Parents whose children are involved in a Suzuki program throughout the country are enthusiastic about the benefits for their children and their whole families. In addition to instilling a love of music, the Suzuki approach puts emphasis on the development of the child’s character.
“This is not just music education. The long-term effects on the family are positive and far-reaching,” says Pam Brasch, Executive Director of the SAA. “It teaches a child cooperation, self-esteem…so many important qualities that children are not getting otherwise.”
Students in many programs comment on the importance of friendships they develop and the chance to share musical experiences with other Suzuki students. They enjoy the sense of accomplishment that comes from working at something worthwhile and doing it well.
“Perhaps it is music that will save the world.”-Pablo Casals
30 Min. Lesson
45 Min. Lesson
60 Min. Lesson
About the Suzuki Method
More than fifty years ago, Japanese violinist Shinichi Suzuki realized the implications of the fact that children the world over learn to speak their native language with ease. He began to apply the basic principles of language acquisition to the learning of music, and called his method the mother-tongue approach. The ideas of parent responsibility, loving encouragement, constant repetition, etc., are some of the special features of the Suzuki approach.
As when a child learns to talk, parents are involved in the musical learning of their child. They attend lessons with the child and serve as “home teachers” during the week. One parent often learns to play before the child, so that s/he understands what the child is expected to do. Parents work with the teacher to create an enjoyable learning environment.
The early years are crucial for developing mental processes and muscle coordination. Listening to music should begin at birth; formal training may begin at age three or four, but it is never too late to begin.
Children learn words after hearing them spoken hundreds of times by others. Listening to music every day is important, especially listening to pieces in the Suzuki repertoire so the child knows them immediately.
Constant repetition is essential in learning to play an instrument. Children do not learn a word or piece of music and then discard it. They add it to their vocabulary or repertoire, gradually using it in new and more sophisticated ways.
As with language, the child’s effort to learn an instrument should be met with sincere praise and encouragement. Each child learns at his/her own rate, building on small steps so that each one can be mastered. Children are also encouraged to support each other’s efforts, fostering an attitude of generosity and cooperation.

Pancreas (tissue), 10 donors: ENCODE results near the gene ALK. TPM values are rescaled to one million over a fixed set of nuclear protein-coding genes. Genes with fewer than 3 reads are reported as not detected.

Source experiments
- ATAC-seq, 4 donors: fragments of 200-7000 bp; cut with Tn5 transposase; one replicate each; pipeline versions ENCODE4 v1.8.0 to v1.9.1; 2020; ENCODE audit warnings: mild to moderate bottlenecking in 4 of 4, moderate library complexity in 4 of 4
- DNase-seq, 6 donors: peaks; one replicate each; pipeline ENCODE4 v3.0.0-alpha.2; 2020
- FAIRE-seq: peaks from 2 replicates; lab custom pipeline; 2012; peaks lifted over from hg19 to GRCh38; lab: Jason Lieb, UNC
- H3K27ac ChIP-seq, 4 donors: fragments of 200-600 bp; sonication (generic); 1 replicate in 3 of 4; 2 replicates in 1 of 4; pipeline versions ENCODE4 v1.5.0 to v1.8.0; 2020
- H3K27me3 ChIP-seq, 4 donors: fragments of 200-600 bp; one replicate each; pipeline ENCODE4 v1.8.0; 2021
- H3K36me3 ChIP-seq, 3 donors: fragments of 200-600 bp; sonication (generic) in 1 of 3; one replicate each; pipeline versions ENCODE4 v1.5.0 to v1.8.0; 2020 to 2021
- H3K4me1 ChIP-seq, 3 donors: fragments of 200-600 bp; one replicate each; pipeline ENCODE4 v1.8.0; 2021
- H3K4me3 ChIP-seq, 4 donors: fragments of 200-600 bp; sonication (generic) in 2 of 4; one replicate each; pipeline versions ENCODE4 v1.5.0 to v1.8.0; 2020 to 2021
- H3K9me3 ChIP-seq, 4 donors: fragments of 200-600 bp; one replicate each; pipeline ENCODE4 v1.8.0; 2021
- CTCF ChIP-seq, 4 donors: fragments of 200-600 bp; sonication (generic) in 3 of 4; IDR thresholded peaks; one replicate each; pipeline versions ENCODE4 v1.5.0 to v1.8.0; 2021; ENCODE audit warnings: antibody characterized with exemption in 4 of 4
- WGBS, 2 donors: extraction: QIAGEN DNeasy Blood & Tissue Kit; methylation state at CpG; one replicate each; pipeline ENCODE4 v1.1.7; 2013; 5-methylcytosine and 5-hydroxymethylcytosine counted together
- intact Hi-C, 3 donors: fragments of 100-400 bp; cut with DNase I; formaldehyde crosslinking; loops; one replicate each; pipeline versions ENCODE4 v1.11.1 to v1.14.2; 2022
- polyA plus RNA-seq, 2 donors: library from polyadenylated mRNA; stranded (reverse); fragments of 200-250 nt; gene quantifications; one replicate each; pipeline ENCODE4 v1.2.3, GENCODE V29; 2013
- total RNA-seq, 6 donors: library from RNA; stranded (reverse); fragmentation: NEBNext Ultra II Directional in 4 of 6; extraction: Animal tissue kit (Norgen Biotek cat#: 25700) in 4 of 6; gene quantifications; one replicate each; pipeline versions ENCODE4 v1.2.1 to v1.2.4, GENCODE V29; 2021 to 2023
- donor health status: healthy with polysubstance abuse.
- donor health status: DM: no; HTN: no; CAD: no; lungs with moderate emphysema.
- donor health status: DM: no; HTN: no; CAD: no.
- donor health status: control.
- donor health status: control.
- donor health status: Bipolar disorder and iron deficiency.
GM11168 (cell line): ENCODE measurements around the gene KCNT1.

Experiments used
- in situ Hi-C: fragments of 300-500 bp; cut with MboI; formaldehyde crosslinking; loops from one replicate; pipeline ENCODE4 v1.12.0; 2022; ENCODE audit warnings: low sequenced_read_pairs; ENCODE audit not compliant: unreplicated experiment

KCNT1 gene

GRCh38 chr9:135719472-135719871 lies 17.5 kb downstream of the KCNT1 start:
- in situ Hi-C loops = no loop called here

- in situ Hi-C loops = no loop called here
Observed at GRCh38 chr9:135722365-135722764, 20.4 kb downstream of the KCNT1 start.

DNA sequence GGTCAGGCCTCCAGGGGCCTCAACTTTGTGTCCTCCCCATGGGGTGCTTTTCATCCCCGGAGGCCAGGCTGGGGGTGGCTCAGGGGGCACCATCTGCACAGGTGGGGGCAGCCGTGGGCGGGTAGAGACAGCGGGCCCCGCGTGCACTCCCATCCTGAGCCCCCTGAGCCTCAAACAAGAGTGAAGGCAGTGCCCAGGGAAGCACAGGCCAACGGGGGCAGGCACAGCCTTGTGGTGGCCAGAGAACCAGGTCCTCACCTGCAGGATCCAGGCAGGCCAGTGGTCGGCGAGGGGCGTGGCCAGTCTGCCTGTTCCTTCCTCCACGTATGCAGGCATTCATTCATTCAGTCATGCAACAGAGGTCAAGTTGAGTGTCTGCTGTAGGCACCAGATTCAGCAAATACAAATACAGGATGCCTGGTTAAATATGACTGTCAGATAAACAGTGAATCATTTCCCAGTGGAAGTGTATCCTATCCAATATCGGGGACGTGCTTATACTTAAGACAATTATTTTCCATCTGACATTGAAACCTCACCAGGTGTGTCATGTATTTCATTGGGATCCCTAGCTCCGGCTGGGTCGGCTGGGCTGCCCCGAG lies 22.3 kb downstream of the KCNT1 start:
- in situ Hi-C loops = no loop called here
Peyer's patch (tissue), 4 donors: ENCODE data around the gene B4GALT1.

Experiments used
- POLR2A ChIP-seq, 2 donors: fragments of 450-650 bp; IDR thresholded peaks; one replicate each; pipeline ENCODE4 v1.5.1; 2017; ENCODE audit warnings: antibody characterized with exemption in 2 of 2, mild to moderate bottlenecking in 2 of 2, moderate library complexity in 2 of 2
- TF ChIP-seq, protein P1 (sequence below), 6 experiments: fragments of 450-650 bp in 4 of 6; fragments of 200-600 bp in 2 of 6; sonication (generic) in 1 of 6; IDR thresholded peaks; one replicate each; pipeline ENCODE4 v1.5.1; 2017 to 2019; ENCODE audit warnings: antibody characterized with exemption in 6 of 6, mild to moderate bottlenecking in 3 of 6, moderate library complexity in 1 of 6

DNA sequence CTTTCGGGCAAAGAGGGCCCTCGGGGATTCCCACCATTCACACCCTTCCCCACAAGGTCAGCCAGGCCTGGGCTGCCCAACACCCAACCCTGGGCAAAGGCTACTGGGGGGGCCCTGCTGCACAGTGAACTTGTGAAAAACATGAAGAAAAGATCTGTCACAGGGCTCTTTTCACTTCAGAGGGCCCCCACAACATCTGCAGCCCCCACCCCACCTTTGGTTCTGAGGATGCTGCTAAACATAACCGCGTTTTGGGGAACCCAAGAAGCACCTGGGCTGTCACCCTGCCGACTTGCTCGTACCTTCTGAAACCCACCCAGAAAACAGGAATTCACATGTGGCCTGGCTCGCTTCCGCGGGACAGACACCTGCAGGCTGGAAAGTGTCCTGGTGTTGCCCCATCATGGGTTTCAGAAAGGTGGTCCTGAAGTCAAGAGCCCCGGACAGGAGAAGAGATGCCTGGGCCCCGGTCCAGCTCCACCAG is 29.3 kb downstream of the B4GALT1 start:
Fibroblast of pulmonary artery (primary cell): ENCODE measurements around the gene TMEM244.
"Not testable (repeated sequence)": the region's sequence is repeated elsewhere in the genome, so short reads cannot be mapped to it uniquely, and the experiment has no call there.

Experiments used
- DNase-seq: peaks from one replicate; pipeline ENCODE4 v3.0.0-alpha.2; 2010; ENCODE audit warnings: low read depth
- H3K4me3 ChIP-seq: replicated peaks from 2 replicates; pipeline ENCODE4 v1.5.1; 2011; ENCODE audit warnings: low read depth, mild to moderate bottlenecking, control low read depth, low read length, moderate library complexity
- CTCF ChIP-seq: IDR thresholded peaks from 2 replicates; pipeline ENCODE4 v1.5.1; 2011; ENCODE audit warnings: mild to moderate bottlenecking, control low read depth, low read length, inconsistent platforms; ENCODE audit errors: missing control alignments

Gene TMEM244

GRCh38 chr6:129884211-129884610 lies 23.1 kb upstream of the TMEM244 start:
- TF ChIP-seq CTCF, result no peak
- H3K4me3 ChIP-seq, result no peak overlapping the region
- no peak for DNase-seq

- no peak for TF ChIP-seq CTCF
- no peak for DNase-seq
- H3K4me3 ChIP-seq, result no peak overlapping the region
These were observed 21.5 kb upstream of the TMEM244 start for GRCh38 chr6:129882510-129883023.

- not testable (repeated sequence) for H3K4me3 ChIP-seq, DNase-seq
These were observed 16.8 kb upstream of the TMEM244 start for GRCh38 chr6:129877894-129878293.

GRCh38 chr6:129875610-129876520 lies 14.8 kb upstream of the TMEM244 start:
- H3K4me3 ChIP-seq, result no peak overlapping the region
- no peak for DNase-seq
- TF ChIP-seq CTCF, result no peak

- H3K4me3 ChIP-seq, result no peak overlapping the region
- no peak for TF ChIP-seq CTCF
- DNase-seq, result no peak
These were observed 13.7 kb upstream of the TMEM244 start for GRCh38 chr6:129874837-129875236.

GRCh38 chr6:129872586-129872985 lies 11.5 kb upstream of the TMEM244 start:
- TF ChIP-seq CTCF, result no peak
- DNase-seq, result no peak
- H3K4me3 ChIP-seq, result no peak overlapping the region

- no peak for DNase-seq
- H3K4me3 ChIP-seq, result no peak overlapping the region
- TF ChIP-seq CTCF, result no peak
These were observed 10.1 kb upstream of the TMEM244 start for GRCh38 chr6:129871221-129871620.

In addition to private lessons, children participate in regular group lessons and performances at which they learn from and are motivated by each other.
Children do not practice exercises to learn to talk, but use language for its natural purpose of communication and self-expression. Pieces in the Suzuki repertoire are designed to present technical problems to be learned in the context of the music rather than through dry technical exercises.
Children learn to read after their ability to talk has been well established. In the same way, children should develop basic technical competence on their instruments before being taught to read music.
Are Suzuki students musical geniuses? Are they ‘gifted’ children who have a special talent for music? Are their parents professional musicians? Fortunately, Suzuki students are normal children whose parents may have little or no musical experience. Their parents have simply chosen to introduce them to music through the Suzuki approach, a unique philosophy of music education developed by Shinichi Suzuki.
Shinichi Suzuki was a violinist, educator, philosopher and humanitarian. Born in 1898, he studied violin in Japan for some years before going to Germany in the 1920s for further study. After the end of World War II, Dr. Suzuki devoted his life to the development of the method he calls Talent Education.
Suzuki based his approach on the belief that “Musical ability is not an inborn talent but an ability which can be developed. Any child who is properly trained can develop musical ability, just as all children develop the ability to speak their mother tongue. The potential of every child is unlimited.”
Dr. Suzuki’s goal was not simply to develop professional musicians, but to nurture loving human beings and help develop each child’s character through the study of music.